The Vrod was seen as a possible sign of trying to adapt, but that has gradually fizzled. They do have an impractical electric bike that is out of reach of all budget minded commuters, designed by a company they bought. But we all know what happens every time Harley buys a company.

I have said it before. I really don't believe that Harley has the in house engineering capability to design something that addresses what millennials want. To be fair, all the manufacturers are struggling with this somewhat. But at least other manufacturers are bringing new, radical designs to market, even if they miss the mark. There has been nothing like that from Harley, other than disguised variations of the same old boring theme.

This is the painful downside of having all your eggs in one basket. Being in one niche segment of the market, no matter how big that niche is, will eventually fail, because all niches die out eventually. If you don't have something to fall back on, you are history.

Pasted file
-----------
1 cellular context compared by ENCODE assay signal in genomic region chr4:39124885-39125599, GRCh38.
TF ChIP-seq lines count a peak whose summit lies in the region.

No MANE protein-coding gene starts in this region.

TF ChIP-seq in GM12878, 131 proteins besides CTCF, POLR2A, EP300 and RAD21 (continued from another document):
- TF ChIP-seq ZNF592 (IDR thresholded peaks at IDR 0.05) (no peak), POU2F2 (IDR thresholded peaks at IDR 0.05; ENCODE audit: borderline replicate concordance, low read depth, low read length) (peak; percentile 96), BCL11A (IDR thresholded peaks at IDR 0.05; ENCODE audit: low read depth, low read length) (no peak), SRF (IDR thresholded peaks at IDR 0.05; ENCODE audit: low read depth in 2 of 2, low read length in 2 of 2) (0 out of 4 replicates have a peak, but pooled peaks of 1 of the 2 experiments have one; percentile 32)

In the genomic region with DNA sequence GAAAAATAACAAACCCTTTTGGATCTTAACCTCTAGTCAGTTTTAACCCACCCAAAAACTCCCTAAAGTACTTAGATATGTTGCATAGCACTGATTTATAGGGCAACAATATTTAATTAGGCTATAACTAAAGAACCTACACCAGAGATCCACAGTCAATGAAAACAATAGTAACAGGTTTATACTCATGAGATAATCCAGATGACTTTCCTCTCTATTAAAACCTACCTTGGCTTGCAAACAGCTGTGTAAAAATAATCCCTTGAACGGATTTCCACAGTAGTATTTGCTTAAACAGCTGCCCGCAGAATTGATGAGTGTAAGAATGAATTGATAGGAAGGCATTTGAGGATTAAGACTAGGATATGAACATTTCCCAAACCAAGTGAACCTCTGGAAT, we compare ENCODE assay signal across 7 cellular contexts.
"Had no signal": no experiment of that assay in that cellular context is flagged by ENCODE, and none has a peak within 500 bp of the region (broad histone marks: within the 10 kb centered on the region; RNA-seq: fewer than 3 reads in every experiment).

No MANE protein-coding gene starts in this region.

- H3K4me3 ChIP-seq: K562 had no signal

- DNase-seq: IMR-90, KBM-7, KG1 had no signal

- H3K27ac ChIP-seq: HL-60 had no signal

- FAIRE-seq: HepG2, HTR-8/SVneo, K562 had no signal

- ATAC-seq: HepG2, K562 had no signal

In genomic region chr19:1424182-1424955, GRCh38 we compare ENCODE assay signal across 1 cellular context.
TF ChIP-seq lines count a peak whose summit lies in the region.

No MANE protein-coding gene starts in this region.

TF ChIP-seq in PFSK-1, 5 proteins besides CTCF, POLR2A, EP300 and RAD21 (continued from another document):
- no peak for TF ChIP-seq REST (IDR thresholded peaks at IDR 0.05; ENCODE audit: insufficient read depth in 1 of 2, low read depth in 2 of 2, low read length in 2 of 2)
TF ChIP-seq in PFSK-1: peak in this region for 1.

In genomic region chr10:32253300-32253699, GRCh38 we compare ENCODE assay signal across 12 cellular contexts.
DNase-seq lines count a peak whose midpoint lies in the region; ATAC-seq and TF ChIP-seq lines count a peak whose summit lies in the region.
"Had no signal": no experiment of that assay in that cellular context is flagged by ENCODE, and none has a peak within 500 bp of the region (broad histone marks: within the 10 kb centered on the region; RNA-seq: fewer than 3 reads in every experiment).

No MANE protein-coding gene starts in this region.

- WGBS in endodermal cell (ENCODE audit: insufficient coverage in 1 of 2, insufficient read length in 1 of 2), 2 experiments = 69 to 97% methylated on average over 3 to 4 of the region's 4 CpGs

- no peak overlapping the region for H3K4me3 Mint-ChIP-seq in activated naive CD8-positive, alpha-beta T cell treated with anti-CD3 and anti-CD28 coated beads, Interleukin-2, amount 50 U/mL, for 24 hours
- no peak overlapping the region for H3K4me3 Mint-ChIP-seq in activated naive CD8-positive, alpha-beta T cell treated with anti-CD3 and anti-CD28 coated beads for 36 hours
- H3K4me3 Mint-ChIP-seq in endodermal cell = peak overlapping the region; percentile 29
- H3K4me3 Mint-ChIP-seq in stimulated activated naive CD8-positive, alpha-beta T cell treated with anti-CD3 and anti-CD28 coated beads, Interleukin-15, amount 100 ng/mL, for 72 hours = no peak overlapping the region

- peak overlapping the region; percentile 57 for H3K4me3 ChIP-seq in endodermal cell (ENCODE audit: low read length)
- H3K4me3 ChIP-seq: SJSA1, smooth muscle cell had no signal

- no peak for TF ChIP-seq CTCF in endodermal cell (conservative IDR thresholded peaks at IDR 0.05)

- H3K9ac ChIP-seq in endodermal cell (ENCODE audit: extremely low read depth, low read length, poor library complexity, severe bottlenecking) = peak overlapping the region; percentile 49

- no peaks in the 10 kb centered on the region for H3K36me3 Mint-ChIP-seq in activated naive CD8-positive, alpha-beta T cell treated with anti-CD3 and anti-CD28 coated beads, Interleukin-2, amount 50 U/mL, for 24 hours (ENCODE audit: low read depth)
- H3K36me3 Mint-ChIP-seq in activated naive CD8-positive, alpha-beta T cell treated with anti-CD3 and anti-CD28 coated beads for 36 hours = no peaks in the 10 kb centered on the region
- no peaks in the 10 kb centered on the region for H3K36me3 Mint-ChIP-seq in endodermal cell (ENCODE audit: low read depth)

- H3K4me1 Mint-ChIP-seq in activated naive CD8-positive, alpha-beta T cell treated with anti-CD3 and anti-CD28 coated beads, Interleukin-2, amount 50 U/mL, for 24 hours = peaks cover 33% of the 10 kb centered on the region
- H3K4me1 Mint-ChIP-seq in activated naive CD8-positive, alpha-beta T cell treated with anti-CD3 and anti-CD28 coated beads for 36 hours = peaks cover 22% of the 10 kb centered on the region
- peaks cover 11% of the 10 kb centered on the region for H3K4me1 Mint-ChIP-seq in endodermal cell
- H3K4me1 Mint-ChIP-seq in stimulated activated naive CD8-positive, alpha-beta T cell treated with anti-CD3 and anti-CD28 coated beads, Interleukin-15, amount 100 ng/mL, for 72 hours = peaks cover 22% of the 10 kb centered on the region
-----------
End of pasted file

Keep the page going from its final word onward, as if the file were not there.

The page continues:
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The first thought I had going to the article link was - the author/editor of that article was NOT engaging millennials with the photo choice. Millennials are not drawn to that rough look - they want their craft beers not a Miller High Life or Bud.

I mean think of the FRIENDLY photos Honda presented in the 60's of riders on their bikes. "Clean" cut "kids" riding on S90's looking more like college coeds than even the "hippies" of the day which stood out having VW buses.
I'm not sure he was attempting to engage anyone. He was just reporting on a theory. The pic did a pretty good job of summarizing the way Harley is seen to the general public, the badass outlaw biker drinking cheap beer by the case. (the gentleman in the pic is possibly none of that.) It doesn't matter if the stereotype reflects reality. It's the perception that matters, and perception is everything.